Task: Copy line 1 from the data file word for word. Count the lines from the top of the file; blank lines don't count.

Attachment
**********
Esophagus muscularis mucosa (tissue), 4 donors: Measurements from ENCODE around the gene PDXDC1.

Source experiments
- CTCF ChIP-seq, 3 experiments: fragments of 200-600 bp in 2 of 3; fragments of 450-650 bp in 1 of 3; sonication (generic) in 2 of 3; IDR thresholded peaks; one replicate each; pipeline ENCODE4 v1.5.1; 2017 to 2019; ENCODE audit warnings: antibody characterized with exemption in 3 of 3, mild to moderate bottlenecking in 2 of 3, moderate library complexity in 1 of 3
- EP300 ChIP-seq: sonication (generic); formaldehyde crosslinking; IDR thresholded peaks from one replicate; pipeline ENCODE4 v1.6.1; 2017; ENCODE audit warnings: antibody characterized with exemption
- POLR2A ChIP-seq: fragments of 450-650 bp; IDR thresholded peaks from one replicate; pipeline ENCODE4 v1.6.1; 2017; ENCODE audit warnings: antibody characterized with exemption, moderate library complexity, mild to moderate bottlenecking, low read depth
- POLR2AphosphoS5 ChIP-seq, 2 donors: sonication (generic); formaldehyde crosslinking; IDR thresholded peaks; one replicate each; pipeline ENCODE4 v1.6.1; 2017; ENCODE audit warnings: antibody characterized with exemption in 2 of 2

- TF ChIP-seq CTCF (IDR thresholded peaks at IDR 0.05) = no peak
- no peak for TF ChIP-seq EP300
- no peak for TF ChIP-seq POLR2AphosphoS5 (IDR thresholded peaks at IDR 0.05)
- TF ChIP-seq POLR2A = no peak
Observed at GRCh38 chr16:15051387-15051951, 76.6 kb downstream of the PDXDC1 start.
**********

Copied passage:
Esophagus muscularis mucosa (tissue), 4 donors: Measurements from ENCODE around the gene PDXDC1.